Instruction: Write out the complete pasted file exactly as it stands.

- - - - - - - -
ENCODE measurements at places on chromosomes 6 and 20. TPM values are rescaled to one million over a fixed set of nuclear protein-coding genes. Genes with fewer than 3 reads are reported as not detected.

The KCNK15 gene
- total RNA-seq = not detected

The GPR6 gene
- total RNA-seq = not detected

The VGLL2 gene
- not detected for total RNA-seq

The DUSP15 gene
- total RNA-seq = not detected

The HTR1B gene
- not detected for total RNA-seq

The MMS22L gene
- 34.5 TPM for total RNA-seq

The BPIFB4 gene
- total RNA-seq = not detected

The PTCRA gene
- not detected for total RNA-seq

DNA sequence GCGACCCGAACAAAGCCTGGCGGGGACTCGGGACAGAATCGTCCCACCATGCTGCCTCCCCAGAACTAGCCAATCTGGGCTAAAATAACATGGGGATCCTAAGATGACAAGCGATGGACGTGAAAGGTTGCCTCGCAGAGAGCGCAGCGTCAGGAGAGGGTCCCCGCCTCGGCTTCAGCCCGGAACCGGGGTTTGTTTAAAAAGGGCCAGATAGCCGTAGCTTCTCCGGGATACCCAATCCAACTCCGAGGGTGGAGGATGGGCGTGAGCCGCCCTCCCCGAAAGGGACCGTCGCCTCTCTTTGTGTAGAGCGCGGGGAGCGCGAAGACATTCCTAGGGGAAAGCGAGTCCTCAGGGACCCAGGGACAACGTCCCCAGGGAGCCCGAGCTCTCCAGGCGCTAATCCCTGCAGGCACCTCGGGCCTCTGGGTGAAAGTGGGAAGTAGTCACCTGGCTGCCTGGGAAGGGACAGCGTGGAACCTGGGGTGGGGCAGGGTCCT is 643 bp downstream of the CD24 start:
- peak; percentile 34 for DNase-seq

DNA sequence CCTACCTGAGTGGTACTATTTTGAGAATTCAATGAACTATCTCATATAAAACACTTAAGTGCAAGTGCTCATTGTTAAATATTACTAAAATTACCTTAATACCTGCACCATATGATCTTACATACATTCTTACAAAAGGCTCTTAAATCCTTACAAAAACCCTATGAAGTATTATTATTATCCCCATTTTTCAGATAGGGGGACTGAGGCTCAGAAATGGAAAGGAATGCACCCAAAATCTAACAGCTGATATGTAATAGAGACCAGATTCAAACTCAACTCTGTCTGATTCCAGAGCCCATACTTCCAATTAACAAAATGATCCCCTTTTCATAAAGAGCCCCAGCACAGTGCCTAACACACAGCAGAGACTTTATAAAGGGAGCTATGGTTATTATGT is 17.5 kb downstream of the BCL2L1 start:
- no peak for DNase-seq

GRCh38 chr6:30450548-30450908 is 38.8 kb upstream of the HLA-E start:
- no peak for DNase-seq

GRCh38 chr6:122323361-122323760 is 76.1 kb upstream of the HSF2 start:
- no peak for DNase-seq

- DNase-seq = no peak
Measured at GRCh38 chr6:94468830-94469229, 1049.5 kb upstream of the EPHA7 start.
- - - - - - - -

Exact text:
ENCODE measurements at places on chromosomes 6 and 20. TPM values are rescaled to one million over a fixed set of nuclear protein-coding genes. Genes with fewer than 3 reads are reported as not detected.

The KCNK15 gene
- total RNA-seq = not detected

The GPR6 gene
- total RNA-seq = not detected

The VGLL2 gene
- not detected for total RNA-seq

The DUSP15 gene
- total RNA-seq = not detected

The HTR1B gene
- not detected for total RNA-seq

The MMS22L gene
- 34.5 TPM for total RNA-seq

The BPIFB4 gene
- total RNA-seq = not detected

The PTCRA gene
- not detected for total RNA-seq

DNA sequence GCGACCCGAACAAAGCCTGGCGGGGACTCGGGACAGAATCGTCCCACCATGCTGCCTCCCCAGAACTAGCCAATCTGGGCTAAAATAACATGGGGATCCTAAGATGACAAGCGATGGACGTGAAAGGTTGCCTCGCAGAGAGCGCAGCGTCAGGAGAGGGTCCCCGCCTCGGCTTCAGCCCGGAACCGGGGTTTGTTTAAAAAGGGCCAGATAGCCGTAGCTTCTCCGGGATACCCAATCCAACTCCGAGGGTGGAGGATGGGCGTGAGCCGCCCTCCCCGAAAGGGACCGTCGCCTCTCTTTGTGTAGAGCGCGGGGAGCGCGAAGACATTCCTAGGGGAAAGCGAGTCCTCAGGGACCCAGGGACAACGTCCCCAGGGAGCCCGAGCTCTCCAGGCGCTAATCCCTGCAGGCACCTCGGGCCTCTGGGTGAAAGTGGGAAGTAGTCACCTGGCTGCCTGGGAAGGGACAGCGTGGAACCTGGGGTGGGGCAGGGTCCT is 643 bp downstream of the CD24 start:
- peak; percentile 34 for DNase-seq

DNA sequence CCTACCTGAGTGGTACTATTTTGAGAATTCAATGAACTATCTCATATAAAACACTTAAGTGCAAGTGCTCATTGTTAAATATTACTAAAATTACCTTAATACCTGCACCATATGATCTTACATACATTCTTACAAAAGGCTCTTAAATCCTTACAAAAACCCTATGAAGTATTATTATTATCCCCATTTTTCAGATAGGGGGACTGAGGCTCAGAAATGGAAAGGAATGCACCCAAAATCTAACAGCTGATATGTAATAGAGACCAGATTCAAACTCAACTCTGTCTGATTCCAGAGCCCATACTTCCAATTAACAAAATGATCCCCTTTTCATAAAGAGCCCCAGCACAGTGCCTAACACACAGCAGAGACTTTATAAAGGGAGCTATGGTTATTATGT is 17.5 kb downstream of the BCL2L1 start:
- no peak for DNase-seq

GRCh38 chr6:30450548-30450908 is 38.8 kb upstream of the HLA-E start:
- no peak for DNase-seq

GRCh38 chr6:122323361-122323760 is 76.1 kb upstream of the HSF2 start:
- no peak for DNase-seq

- DNase-seq = no peak
Measured at GRCh38 chr6:94468830-94469229, 1049.5 kb upstream of the EPHA7 start.